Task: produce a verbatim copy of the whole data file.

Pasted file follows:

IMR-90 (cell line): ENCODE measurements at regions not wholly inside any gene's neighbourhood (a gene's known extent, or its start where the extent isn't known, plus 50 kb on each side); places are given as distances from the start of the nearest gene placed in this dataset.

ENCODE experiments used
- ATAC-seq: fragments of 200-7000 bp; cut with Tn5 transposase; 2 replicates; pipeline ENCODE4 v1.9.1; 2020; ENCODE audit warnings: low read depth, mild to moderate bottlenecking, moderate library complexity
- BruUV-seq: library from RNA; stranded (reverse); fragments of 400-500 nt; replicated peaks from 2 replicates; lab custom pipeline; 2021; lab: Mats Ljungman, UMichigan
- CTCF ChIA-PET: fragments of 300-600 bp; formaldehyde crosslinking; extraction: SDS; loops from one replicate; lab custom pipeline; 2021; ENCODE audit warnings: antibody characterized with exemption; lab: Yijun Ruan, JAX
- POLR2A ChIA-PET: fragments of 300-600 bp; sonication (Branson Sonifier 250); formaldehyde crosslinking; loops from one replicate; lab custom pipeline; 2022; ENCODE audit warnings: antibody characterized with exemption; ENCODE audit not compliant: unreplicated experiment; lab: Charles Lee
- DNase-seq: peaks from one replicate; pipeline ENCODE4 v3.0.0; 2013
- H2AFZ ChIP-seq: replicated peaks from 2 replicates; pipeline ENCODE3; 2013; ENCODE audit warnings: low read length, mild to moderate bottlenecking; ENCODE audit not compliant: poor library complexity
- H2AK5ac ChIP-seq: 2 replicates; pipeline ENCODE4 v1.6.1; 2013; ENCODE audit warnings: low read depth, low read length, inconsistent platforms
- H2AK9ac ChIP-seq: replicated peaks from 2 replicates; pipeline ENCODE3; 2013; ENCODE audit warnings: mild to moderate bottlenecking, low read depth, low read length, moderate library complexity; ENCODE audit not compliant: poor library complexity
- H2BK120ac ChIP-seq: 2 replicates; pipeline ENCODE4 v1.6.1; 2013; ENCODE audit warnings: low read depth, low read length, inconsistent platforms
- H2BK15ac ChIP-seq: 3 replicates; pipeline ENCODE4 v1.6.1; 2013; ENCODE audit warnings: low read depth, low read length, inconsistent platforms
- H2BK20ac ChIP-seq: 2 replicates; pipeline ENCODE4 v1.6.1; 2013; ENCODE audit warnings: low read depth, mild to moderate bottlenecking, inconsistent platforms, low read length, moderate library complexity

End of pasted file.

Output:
IMR-90 (cell line): ENCODE measurements at regions not wholly inside any gene's neighbourhood (a gene's known extent, or its start where the extent isn't known, plus 50 kb on each side); places are given as distances from the start of the nearest gene placed in this dataset.

ENCODE experiments used
- ATAC-seq: fragments of 200-7000 bp; cut with Tn5 transposase; 2 replicates; pipeline ENCODE4 v1.9.1; 2020; ENCODE audit warnings: low read depth, mild to moderate bottlenecking, moderate library complexity
- BruUV-seq: library from RNA; stranded (reverse); fragments of 400-500 nt; replicated peaks from 2 replicates; lab custom pipeline; 2021; lab: Mats Ljungman, UMichigan
- CTCF ChIA-PET: fragments of 300-600 bp; formaldehyde crosslinking; extraction: SDS; loops from one replicate; lab custom pipeline; 2021; ENCODE audit warnings: antibody characterized with exemption; lab: Yijun Ruan, JAX
- POLR2A ChIA-PET: fragments of 300-600 bp; sonication (Branson Sonifier 250); formaldehyde crosslinking; loops from one replicate; lab custom pipeline; 2022; ENCODE audit warnings: antibody characterized with exemption; ENCODE audit not compliant: unreplicated experiment; lab: Charles Lee
- DNase-seq: peaks from one replicate; pipeline ENCODE4 v3.0.0; 2013
- H2AFZ ChIP-seq: replicated peaks from 2 replicates; pipeline ENCODE3; 2013; ENCODE audit warnings: low read length, mild to moderate bottlenecking; ENCODE audit not compliant: poor library complexity
- H2AK5ac ChIP-seq: 2 replicates; pipeline ENCODE4 v1.6.1; 2013; ENCODE audit warnings: low read depth, low read length, inconsistent platforms
- H2AK9ac ChIP-seq: replicated peaks from 2 replicates; pipeline ENCODE3; 2013; ENCODE audit warnings: mild to moderate bottlenecking, low read depth, low read length, moderate library complexity; ENCODE audit not compliant: poor library complexity
- H2BK120ac ChIP-seq: 2 replicates; pipeline ENCODE4 v1.6.1; 2013; ENCODE audit warnings: low read depth, low read length, inconsistent platforms
- H2BK15ac ChIP-seq: 3 replicates; pipeline ENCODE4 v1.6.1; 2013; ENCODE audit warnings: low read depth, low read length, inconsistent platforms
- H2BK20ac ChIP-seq: 2 replicates; pipeline ENCODE4 v1.6.1; 2013; ENCODE audit warnings: low read depth, mild to moderate bottlenecking, inconsistent platforms, low read length, moderate library complexity